4/14/2004 - Review by: MM
Fear Factory - Archetype - Reviewed by: double m
For those that may have worried about the quality of the band’s music following the departure of guitarist Dino Cazares, Archetype is a powerful return to form that, while not breaking new ground, revels in its mastery of familiar territory. The band has obviously had to alter their lineup somewhat, but in doing so has still managed to retain a sound both recognizable and more brutal. Fear Factory does not miss a step with former bassist Christian Olde Wolbers stepping into the guitar role and Byron Stroud from Strapping Young Lad handling bass on the road.
On the album itself, Wolbers pulled double duty recording both the bass and guitar parts. Drummer Raymond Herrera brings his trademark, breakneck rhythms and vocalist Burton C Bell is in fine harmonic and heavy form. With Wolbers pulling off two separate parts of the album, Archetype contains a singularity that keeps the band’s signature sound well intact.
Archetype does mark a rare departure for the band in that it is the first since Soul of A New Machine to depart from the theme/storyline of man vs. technology and tackle a variety of subjects. The band’s dealings with the music industry during their downtime is given harsh treatment on both “Slave Labor” and “Corporate Cloning”. “Cyberwaste” is a not-so-subtle message at the band’s online detractors while the title track is a textbook definition of what Fear Factory has become, both musically and lyrically. The more personal subject matter of the songs lends an intangible discordance to the music, giving the album an edge not seen since the band’s breakthrough release, Obsolete. That discordance present does not affect the performance in a negative way at all. Technically, the band sounds as polished as ever – almost like they never left.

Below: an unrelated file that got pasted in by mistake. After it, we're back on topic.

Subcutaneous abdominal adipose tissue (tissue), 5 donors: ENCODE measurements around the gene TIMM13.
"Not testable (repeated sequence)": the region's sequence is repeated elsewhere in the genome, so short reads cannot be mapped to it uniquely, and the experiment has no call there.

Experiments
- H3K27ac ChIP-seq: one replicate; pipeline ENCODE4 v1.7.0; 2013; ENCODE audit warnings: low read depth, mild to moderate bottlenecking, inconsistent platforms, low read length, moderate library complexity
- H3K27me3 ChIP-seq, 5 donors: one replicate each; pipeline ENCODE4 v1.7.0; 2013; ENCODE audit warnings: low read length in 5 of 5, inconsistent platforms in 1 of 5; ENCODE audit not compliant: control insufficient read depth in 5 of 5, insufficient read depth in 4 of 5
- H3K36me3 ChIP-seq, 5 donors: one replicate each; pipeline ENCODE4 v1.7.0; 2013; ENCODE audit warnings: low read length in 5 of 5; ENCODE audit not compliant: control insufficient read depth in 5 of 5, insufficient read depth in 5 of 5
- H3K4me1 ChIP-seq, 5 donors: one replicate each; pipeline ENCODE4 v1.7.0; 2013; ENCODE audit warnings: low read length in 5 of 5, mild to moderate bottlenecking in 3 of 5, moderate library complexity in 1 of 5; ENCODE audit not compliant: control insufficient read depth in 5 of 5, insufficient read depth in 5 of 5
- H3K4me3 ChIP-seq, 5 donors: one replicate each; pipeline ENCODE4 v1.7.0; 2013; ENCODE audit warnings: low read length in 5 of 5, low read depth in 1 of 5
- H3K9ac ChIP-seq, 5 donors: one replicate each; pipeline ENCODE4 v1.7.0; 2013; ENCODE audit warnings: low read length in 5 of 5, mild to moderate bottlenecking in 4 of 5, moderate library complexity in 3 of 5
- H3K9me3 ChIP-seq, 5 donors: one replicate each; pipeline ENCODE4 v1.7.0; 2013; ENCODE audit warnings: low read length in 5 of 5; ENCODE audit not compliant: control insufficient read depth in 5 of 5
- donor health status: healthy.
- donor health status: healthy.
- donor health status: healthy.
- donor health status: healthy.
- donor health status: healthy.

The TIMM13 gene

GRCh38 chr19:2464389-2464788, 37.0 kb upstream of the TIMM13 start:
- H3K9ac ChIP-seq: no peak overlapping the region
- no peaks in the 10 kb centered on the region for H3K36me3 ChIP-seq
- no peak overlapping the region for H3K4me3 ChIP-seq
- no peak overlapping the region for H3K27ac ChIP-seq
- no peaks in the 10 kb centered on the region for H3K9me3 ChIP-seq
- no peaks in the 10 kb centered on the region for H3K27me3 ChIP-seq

For anyone who worried about whether Fear Factory would return with the same vigor and fire they had when the band looked to be over, fear not. Archetype is an authoritative display of a band hellbent on not only surviving, but rising above what they have had to endure and pounding their audience into submission as if they had never left.
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